• The Government is doubling the number of work coaches in response to potential levels of high unemployment. This may not be enough to support people to find work in a stagnant labour market with high levels of competition for jobs. A cap should be introduced on the number of cases for which each work coach can be responsible.
  • Paying awards on a monthly basis does not reflect the way many claimants live. It causes unnecessary budget and cash flow problems. All claimants should be able to choose whether to have Universal Credit paid monthly or twice monthly.
  • Including childcare support in Universal Credit was a mistake. Paying costs in arrears has been a barrier to in-work progression and in some cases, it has been a disincentive to work. The Government should remove childcare support from Universal Credit and be made into a new standalone benefit paid in advance.

ITN carried this story a couple of days ago,

Food banks report ‘unprecedented demand’ during Covid crisis as unemployment predicted to rise to 10% by the end of 2020

Food banks experienced their “busiest month ever” during the coronavirus crisis as families faced a loss of income due to job losses or furlough schemes, the Trussell Trust has said.

The food bank network saw an 89% increase in demand for emergency food parcels in April compared to the same period in 2019.

The figures included a 107% increase in food parcels sent to children with the number of families seeking help almost doubling since last year.

The Independent Food Aid Network (IFAN) reported similar increases reporting 175% more emergency food parcels given out in the UK during April 2020 compared to last year.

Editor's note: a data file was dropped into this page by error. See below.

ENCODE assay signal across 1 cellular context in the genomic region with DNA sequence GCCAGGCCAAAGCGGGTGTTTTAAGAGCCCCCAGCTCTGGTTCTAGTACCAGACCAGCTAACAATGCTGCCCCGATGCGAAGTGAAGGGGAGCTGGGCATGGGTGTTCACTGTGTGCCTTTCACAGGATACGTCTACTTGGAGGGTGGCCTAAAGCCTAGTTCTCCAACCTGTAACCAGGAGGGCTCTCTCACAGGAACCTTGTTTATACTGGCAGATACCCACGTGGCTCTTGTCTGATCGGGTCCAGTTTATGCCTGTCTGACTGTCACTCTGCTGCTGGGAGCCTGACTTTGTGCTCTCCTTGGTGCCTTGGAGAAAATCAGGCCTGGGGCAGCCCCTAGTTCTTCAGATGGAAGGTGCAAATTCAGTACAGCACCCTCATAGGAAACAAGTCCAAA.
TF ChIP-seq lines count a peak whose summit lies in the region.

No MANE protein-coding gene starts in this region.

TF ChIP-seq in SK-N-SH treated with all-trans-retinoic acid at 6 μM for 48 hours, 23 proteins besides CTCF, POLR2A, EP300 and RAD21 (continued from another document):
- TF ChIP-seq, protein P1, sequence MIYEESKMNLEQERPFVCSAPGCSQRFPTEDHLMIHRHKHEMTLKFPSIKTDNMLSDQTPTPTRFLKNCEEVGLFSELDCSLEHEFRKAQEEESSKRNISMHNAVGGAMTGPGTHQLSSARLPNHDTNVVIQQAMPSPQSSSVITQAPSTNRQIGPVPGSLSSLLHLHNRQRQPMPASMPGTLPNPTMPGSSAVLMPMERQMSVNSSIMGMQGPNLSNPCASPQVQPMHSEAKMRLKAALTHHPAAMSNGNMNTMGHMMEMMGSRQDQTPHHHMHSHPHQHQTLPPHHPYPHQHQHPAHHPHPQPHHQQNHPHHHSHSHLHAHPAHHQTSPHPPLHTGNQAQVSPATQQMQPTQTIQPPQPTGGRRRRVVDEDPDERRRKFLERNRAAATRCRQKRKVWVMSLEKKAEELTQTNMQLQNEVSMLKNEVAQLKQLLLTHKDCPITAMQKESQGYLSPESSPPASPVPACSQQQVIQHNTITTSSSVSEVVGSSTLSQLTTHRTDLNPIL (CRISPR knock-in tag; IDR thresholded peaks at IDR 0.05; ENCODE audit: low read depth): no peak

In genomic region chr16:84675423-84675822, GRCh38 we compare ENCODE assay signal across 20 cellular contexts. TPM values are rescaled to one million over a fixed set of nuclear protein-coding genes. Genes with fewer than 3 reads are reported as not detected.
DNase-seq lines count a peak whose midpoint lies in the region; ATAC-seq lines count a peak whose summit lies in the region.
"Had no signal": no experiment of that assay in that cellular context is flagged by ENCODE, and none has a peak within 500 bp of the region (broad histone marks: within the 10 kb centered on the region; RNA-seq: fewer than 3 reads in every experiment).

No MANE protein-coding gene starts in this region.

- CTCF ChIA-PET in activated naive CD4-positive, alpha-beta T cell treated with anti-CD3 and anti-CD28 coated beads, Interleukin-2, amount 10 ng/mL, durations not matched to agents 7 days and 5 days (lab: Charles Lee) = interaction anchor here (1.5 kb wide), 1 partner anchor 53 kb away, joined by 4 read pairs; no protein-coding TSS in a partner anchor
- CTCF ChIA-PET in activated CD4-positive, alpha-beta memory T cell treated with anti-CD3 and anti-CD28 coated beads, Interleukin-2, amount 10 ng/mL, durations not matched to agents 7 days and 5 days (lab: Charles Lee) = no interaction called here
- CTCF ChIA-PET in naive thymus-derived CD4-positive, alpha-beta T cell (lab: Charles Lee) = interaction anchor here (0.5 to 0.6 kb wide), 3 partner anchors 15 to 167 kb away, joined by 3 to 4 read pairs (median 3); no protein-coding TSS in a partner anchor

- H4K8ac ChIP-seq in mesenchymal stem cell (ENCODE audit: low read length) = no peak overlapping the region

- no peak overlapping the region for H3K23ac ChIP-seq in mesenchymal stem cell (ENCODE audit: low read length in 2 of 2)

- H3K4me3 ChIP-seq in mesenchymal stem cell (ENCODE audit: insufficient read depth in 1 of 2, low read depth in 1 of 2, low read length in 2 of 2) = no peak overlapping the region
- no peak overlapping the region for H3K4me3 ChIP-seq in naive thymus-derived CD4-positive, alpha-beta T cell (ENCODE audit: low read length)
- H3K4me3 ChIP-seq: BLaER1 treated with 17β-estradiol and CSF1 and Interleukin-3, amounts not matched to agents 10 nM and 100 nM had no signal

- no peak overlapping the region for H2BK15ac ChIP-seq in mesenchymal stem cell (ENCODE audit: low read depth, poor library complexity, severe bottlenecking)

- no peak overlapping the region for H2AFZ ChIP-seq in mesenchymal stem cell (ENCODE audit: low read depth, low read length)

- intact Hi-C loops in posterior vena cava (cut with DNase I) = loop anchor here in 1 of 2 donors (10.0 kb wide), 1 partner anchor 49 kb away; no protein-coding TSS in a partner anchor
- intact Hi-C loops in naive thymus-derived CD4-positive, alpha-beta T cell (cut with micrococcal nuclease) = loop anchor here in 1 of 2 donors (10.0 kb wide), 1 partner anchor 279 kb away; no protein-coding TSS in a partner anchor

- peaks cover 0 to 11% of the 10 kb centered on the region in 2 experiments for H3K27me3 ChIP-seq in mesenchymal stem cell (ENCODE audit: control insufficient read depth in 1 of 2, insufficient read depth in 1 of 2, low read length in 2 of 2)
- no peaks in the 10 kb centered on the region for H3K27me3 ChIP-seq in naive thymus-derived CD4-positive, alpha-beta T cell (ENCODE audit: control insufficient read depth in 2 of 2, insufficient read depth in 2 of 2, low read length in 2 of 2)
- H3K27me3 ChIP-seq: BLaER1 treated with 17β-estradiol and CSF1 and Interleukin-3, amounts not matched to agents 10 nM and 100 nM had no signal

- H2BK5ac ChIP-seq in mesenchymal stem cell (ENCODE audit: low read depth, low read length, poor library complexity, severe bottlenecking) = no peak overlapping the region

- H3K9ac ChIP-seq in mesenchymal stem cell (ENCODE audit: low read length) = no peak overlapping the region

Written by Andrew Coates

July 31, 2020 at 6:54 am

Job Search Proof Returns as Mass Unemployment Predicted.

Quote reads: "Well, they say 35 hours. That’s what you’d sign the disclaimer for. But if you job searched for 35 hours, and you’re not getting a job, I’d guarantee within a month you’re going to have depression."

Job Search Returns.

Contributors have been talking about signing-on and sanctions.

Job Search, and the proof, by UC Diary, print outs, or  completed form,  is at the centre of the Sanctions Regime:

Here is the research link:

 

Meanwhile:

UK unemployment rate could hit 15 per cent with second Covid wave, says OECD

The UK unemployment rate could soar to 15 per cent if there is a second wave of coronavirus infections, the OECD has said.

Even without a second wave, the global economic organisation reckons unemployment could hit 11.7 per cent, a level not seen since the 1980s.

It comes as the UK gradually reopens its economies after lengthy coronavirus lockdowns. As it does so, the government plans to gradually wind down its support for the economy.

The OECD today added to fears that the removal of support will lead to a surge in unemployment when it published a report into jobs markets around the world.

By the end of the year, the UK unemployment rate will have jumped to 11.7 per cent from the current level of 3.9 per cent, it said.

The labour market will take time to recover, the report predicted, with unemployment only dropping to 7.2 per cent in 2021.

However, the OECD said that a second wave of infections and the subsequent lockdown could send unemployment soaring to 14.8 per cent as millions lose their jobs. That would be well above anything seen in recent memory.

Our Boss is gearing up!

Written by Andrew Coates

July 7, 2020 at 10:31 am